Though there is much fun to be had from the single player mode in Balloon Fight, the multiplayer component of the game earns its place at the highest point of the experience. The multiplayer is structured in the same fashion as the single player mode, but does have some substantial variations. One of the most noticeable changes is that the base of difficulty for Balloon Fight’s multiplayer mode is higher. This might seem like a bigger challenge, but it actually balances the challenge to the same degree as the single player mode by compensating for the presence of another human player. Another interesting aspect of the multiplayer mode is that both players can either cooperate to get through as many levels as possible or compete to the death; the choice is theirs. This definitely makes for a fun shared experience.

While The first two modes offer some fun game play with moderate difficulty, the last mode does not share these characteristics. The adventure mode is a single player segment where expert maneuvering is the primary focus. There are no enemies in this mode, but there are stars that align to form randomized paths that the player must traverse with precision. Coming into contact with these path forming stars is fatal and results in the game coming to an end. There are no extra lives like in the first two modes, so the player only has one shot to make it the furthest to earn a high score. This mode is fantastic for those looking for a bigger challenge after proving their worth in the first two modes.

The graphics as well as the music are both on the simple side. Neither of them could stand well alone or together. The two aesthetic elements that truly culminate with the game play are the animations and the sound effects. All the sprite animations have a unique flow to them which adds to the notion of flying around and drifting through each level. This is accompanied by the odd and quirky sounds that helps give the game some extra charm.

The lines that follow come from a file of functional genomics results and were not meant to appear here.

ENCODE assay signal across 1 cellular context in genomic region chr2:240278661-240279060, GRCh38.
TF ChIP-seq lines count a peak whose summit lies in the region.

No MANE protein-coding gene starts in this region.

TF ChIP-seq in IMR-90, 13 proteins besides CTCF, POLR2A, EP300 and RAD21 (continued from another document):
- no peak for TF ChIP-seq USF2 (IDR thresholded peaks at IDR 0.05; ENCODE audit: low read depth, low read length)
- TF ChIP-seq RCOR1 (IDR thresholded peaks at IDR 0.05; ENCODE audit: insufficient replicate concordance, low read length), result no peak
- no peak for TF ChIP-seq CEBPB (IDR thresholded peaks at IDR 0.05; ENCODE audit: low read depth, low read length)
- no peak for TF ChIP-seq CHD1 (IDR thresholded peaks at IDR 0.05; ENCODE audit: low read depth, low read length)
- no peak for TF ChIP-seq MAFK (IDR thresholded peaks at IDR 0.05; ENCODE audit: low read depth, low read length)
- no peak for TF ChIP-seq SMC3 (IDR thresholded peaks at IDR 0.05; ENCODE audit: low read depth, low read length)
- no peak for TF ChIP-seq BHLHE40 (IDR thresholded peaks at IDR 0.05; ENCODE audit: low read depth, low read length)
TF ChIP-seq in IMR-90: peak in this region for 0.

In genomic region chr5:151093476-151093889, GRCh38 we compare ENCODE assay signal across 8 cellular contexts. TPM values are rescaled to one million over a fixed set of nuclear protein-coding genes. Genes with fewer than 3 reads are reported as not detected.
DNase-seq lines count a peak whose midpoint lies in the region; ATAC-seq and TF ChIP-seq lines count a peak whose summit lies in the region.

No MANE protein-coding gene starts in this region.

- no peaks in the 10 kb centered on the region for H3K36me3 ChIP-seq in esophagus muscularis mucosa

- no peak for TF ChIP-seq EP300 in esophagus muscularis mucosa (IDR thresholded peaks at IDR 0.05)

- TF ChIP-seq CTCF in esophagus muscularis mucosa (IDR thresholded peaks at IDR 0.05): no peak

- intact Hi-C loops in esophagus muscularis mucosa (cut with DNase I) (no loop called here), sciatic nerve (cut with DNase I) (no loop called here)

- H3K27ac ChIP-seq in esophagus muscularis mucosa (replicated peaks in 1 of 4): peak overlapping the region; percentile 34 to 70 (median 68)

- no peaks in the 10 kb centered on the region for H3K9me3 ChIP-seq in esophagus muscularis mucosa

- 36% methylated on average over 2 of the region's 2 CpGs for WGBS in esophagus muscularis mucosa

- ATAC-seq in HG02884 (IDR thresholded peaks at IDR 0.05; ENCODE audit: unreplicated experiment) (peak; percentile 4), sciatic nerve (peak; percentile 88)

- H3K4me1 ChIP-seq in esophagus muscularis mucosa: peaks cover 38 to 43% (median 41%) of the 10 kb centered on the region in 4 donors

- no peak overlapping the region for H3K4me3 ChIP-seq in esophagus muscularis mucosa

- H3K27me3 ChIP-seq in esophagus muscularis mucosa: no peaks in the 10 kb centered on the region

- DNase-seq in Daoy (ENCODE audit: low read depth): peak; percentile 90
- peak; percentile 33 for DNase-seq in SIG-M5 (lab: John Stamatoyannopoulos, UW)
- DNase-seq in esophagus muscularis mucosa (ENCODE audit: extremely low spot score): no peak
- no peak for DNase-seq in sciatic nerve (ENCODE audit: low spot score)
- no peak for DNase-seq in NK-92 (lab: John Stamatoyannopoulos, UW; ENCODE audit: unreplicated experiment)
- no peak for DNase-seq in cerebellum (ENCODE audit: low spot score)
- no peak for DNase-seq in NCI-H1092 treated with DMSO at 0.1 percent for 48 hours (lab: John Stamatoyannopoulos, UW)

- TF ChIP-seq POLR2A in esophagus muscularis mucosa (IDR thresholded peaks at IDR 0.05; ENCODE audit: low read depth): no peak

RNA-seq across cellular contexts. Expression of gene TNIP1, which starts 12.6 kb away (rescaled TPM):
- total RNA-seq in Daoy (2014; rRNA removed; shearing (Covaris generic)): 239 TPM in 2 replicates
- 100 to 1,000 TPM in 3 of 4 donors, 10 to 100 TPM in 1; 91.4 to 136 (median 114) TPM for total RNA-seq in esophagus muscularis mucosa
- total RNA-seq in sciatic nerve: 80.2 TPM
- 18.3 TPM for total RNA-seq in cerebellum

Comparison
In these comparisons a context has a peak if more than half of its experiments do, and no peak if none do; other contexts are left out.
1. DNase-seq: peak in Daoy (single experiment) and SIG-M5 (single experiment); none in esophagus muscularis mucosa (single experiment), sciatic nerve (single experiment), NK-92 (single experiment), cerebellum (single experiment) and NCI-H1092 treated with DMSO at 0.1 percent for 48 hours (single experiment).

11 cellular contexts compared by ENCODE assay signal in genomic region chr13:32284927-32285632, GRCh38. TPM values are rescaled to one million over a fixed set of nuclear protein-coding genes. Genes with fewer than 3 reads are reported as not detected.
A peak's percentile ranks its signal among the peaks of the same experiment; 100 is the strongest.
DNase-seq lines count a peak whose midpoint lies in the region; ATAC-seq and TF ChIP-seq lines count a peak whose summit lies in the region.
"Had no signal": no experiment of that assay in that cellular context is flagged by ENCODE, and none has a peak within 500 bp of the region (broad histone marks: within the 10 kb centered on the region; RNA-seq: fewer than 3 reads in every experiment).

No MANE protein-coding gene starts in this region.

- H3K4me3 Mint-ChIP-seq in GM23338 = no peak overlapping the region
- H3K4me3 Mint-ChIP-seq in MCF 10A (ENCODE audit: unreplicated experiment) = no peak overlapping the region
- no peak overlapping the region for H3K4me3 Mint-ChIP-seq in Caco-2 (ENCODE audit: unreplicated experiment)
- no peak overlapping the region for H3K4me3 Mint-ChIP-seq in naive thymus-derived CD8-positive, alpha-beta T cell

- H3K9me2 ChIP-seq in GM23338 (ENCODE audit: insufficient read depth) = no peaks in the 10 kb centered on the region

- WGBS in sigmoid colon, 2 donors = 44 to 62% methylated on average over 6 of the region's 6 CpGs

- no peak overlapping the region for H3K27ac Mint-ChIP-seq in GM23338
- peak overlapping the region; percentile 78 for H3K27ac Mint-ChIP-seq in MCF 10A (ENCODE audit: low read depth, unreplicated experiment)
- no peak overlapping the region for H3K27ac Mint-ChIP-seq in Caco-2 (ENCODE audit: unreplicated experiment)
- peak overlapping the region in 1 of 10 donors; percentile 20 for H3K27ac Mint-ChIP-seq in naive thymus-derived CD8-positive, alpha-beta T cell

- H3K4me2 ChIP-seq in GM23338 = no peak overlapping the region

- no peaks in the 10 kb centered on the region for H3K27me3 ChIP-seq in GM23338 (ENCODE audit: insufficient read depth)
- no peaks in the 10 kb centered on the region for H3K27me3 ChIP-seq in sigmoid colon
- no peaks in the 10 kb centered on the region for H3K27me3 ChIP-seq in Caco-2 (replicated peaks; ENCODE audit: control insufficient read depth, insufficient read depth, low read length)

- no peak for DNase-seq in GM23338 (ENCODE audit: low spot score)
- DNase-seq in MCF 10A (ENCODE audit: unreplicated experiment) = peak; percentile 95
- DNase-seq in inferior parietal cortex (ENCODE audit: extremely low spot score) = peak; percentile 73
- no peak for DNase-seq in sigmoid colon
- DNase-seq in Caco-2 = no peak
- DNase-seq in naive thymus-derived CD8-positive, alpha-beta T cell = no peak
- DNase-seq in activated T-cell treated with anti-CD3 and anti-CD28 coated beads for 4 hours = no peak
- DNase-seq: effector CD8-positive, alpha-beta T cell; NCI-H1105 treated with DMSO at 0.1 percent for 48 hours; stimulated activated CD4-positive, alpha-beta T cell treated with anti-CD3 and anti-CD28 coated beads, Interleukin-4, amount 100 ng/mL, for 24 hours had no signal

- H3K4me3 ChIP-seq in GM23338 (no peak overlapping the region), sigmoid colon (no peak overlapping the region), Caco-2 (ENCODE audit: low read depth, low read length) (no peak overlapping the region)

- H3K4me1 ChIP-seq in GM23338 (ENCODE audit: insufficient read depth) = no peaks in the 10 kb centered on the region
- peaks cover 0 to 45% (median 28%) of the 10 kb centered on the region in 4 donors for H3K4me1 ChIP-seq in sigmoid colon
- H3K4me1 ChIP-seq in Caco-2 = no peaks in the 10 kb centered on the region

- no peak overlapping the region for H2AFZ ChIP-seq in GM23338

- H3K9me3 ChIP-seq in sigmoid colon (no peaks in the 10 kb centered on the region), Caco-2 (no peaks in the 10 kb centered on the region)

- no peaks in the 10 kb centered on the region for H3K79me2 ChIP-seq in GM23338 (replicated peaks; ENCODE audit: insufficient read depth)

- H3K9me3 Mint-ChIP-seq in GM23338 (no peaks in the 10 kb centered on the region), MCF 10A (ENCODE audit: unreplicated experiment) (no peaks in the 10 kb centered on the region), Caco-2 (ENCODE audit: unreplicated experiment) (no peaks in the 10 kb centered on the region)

Not one of these elements mentioned above would carry weight on its own. The visuals and audio qualities of Balloon are great in some ways, but simple in others. The game play is not necessarily original. However, with the solid game play coupled with proper pacing, the game plays very well. The multiplayer is a total blast and will most likely be the part of the game that most players are bound to revisit. Animations along with fitting sound effects help to bring the experience into a cohesive package that delivers in a big way. With much fun to be had with all the significant aspects of Balloon Fight as well as sheer challenge, this is a game well worth your time.

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Playing Kid Icarus for review on the Solid State Gamer...

I cannot stand much more of this game. I have played many a tachnically broken game, but this one nearly hits the top of the list - it's up there with Ehrgeiz: God Bless the Ring (SPS). There are several problems that plague kid Icarus on all levels within the game. Things like clipping through the environment, sprite collision with items, enemies falling from the ceiling (even though when you scroll a tad upword, there's a ceiling above that spot), enemies spawning within the geometry, not being able to do stuff like jumping while aiming up (like in Metroid which came out months before) plague the game's playability. With the vertical levels, in-air combat is practically impossible while the on screen environment is scrolling (because the arrow sprites move up at a higher rate than enemies) and clipping through corners of block platforms withing the environment make certain sections of the game needlessly difficult. In the Zelda style dungeons sprite collisions with items is still a problem. So is the environment clipping as well the grind-a-thon for hearts to obtain necessary items for within the dungeon. The dungeon crawling levels don't have issues with enemie spawning within walls or floors or from the ceiling which is one good thing.

I honestly think that Kid Icarus tries to spread itself way too thin, resulting in none of the different styles of play to work out in a completely functional manner.